Recently, we’ve seen huge product recalls due to lead content. Once the issue became public, more and more items were included. However, another source of lead may be much more significant. In the US alone, about 400,000 children (2% of the under-five population) have chronic lead poisoning due to contaminated soil. This high number compares to drastically fewer cases of acute lead poisoning from toys and jewellery containing lead.
A recent review article published in Applied Geochemistry examined soil studies and found that older cities have high lead levels. This is the result of lead accumulation from past use of leaded gasoline, lead paint, and industrial discharge. Older urban areas have higher lead levels than newer cities and rural areas, and the lead poisoning cases are also much higher. Levels over 10 micrograms of lead per decilitre of blood are considered medically significant. Compare this to the 1960s limit set by the Centers for Disease Control and Prevention (CDC): 60 micrograms per decilitre (seizures occur above this level). Some experts argue that the current level is still too lax, and that industrial lobbying has meant slower government responses.
Most attention has been given to lead in toys. Because parents and other relatives provide these items for children, it is particularly painful to realize that a gift has been toxic. Old house paint has also been blamed for many cases of acute lead poisoning – and there are many warnings for parents pointing out the problem.
Chronic lead poisoning results from children eating dirt either deliberately or accidentally. Bare soil can be found in gardens, playgrounds, building sites, and other locations. Babies and young children typically put things in their mouths, and may get dirt on their hands or rub it in their eyes. This allows lead to enter the body, where it quickly can have detrimental effects.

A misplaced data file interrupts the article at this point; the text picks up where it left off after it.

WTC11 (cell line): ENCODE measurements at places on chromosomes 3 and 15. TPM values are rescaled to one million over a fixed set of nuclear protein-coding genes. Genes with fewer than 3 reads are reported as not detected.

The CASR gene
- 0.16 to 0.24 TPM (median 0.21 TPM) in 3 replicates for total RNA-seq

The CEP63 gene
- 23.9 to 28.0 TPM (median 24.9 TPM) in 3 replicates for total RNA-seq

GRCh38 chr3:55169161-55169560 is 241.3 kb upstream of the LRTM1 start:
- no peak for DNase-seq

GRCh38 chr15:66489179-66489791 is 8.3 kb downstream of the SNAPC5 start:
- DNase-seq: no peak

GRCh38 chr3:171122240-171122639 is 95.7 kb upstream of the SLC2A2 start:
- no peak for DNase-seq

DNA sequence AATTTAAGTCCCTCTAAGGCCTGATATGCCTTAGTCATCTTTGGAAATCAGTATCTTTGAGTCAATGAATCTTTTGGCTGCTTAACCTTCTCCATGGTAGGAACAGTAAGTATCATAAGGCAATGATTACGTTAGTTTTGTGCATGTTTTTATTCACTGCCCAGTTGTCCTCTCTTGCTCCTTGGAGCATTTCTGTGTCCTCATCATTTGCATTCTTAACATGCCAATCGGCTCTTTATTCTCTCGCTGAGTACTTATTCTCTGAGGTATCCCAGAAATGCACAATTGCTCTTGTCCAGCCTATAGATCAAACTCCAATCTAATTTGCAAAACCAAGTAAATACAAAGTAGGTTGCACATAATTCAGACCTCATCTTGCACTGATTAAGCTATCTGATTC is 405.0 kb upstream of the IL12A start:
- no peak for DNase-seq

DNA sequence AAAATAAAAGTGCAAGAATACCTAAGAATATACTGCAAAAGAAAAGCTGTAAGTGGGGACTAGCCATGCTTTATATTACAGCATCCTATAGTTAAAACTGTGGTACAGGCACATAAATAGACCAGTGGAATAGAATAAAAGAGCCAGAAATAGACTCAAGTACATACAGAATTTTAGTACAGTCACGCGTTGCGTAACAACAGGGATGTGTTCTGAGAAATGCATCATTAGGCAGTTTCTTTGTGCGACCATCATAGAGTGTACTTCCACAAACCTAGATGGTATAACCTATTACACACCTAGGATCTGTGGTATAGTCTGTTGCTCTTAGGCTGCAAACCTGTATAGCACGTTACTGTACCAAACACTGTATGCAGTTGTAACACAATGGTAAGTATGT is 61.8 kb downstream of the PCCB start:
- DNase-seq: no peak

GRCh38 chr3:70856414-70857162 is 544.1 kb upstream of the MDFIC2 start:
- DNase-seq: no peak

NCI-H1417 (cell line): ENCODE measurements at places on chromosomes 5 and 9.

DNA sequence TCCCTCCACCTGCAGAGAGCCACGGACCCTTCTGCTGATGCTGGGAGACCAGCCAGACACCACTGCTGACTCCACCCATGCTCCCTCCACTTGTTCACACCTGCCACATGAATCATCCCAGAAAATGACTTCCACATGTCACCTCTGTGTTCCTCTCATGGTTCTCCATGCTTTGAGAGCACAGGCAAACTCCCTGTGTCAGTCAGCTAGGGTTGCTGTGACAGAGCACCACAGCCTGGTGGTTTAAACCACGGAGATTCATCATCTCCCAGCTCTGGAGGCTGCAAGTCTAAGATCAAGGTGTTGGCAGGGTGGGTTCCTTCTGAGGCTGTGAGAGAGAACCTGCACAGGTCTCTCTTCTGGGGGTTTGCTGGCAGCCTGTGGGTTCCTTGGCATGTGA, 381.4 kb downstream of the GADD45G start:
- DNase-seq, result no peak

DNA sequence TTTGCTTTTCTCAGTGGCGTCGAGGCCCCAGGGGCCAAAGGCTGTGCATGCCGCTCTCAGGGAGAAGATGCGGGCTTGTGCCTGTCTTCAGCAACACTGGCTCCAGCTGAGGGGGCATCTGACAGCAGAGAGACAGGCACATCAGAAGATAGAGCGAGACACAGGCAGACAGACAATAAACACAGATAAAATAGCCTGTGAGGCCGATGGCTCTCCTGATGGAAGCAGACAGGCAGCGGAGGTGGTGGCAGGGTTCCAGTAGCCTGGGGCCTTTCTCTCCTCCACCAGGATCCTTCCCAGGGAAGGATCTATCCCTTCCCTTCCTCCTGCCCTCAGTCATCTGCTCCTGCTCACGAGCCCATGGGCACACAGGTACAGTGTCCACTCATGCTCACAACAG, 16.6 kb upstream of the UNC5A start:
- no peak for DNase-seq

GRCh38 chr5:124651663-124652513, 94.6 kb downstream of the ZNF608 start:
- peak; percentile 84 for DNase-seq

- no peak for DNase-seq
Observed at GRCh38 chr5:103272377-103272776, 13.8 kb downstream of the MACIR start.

Chronic cases are characterized by lower lead levels in the blood, so they can be quite difficult to diagnose. But the effects are still very serious. Lead becomes incorporated into the nervous system, leading to permanent damage. Learning and behavioural problems, along with bone and organ effects, are the result. Unlike acute lead poisoning, which can be treated through chelation therapy, chronic lead poisoning is harder to treat.
Lead poisoning is characterized by various symptoms, including digestive problems (stomach ache, diarrhea, colic), low energy, headaches, and irritability. Over a longer time, children may show slowed growth, hearing loss, and learning disabilities.
So what can you do, if you are an urban family? Covering dirt yards with grass is one approach. Preventing dry soil from blowing around is also important – using pressurized clean water to soak soil can help. It’s also important that the whole area is considered, since soil blows around. Even better, but much more expensive, is to replace all the contaminated soil. An intermediate solution would be adding a new layer of soil and adding grass. Any remediation would be costly and potentially impractical for many older cities.
Certainly, keep an eye on children playing in dirt, to prevent dirt ingestion. Make hand-washing a frequent practice, especially before meals. Consider staying inside on windy (dusty) days. Knowing the risks makes it much easier to prevent problems. After all, playing outside is a childhood joy.